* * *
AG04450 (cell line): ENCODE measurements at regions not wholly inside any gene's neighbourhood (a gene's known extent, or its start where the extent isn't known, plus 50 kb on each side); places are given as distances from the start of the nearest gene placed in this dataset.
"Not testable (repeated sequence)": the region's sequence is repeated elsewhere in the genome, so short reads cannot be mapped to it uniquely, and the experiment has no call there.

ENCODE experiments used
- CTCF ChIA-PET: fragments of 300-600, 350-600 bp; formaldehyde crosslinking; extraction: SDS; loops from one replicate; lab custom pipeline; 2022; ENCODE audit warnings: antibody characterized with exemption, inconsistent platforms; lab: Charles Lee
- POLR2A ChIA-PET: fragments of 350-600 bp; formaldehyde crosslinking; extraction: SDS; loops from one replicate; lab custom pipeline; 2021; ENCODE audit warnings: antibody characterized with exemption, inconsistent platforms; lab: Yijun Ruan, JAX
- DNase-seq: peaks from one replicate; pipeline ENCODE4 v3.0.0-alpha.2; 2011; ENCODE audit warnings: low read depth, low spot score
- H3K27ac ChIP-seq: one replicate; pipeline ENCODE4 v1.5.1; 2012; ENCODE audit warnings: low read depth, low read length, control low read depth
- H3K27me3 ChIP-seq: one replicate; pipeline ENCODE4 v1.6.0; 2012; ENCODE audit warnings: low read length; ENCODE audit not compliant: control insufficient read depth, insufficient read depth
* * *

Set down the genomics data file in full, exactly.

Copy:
AG04450 (cell line): ENCODE measurements at regions not wholly inside any gene's neighbourhood (a gene's known extent, or its start where the extent isn't known, plus 50 kb on each side); places are given as distances from the start of the nearest gene placed in this dataset.
"Not testable (repeated sequence)": the region's sequence is repeated elsewhere in the genome, so short reads cannot be mapped to it uniquely, and the experiment has no call there.

ENCODE experiments used
- CTCF ChIA-PET: fragments of 300-600, 350-600 bp; formaldehyde crosslinking; extraction: SDS; loops from one replicate; lab custom pipeline; 2022; ENCODE audit warnings: antibody characterized with exemption, inconsistent platforms; lab: Charles Lee
- POLR2A ChIA-PET: fragments of 350-600 bp; formaldehyde crosslinking; extraction: SDS; loops from one replicate; lab custom pipeline; 2021; ENCODE audit warnings: antibody characterized with exemption, inconsistent platforms; lab: Yijun Ruan, JAX
- DNase-seq: peaks from one replicate; pipeline ENCODE4 v3.0.0-alpha.2; 2011; ENCODE audit warnings: low read depth, low spot score
- H3K27ac ChIP-seq: one replicate; pipeline ENCODE4 v1.5.1; 2012; ENCODE audit warnings: low read depth, low read length, control low read depth
- H3K27me3 ChIP-seq: one replicate; pipeline ENCODE4 v1.6.0; 2012; ENCODE audit warnings: low read length; ENCODE audit not compliant: control insufficient read depth, insufficient read depth